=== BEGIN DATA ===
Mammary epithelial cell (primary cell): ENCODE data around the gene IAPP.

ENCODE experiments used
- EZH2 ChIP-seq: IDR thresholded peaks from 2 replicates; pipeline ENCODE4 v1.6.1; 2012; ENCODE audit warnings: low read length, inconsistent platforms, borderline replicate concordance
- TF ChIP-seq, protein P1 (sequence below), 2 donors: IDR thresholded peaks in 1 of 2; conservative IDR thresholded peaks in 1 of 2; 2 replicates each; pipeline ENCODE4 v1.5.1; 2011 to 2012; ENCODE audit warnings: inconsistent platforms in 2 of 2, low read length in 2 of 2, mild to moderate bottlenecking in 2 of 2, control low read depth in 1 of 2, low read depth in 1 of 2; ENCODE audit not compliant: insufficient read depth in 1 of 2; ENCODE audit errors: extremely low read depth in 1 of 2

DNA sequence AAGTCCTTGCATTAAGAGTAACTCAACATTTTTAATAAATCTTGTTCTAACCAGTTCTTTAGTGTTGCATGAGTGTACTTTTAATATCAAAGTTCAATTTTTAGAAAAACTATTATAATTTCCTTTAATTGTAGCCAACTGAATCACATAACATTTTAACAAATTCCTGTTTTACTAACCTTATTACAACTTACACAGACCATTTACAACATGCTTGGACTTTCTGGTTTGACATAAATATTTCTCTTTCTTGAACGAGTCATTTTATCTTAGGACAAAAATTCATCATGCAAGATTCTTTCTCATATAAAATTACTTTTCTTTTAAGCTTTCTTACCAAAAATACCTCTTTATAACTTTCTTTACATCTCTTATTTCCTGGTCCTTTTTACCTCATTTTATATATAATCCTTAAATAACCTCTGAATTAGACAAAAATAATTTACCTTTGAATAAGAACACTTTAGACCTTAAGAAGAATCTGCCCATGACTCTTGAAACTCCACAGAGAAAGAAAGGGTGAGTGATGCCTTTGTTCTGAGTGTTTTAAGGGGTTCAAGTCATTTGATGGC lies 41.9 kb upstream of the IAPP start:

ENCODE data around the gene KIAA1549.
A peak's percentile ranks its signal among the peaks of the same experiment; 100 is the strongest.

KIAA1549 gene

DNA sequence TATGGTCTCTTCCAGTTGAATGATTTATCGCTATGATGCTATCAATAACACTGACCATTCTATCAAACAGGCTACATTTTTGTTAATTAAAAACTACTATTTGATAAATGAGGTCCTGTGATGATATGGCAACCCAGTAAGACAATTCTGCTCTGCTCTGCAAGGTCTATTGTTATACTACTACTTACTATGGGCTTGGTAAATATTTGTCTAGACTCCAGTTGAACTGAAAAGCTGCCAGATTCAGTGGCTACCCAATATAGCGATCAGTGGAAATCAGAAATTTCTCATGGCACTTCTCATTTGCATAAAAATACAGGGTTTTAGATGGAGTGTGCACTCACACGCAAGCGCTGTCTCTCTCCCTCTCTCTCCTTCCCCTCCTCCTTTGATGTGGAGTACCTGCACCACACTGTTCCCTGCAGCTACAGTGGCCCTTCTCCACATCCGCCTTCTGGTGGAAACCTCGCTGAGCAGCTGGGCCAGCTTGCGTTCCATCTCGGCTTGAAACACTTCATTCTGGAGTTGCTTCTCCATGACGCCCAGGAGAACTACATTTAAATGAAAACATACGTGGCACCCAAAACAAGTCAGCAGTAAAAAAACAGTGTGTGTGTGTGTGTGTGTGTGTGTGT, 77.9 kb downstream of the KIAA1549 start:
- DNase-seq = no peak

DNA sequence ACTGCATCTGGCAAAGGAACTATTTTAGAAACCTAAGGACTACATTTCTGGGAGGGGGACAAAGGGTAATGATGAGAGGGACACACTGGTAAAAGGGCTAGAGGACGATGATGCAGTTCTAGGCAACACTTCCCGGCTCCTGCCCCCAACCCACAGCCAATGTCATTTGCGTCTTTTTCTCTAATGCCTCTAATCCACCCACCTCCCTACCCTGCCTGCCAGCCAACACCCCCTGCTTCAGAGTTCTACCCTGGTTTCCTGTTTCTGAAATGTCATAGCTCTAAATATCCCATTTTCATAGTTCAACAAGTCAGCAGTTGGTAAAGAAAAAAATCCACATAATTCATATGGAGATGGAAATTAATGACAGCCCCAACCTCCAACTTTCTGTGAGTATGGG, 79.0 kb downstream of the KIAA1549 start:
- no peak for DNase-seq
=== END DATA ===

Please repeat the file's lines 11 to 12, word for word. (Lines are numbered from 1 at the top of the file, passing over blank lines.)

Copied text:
DNA sequence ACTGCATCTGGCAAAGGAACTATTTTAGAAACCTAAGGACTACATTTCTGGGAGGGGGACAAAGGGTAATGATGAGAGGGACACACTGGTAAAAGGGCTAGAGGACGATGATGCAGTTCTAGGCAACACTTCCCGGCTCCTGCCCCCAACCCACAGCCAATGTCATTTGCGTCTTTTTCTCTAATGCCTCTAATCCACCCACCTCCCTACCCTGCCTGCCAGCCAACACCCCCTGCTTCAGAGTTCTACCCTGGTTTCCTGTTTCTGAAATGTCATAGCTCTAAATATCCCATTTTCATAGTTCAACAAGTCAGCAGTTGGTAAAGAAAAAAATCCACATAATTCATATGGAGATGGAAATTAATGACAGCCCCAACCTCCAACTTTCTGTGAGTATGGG, 79.0 kb downstream of the KIAA1549 start:
- no peak for DNase-seq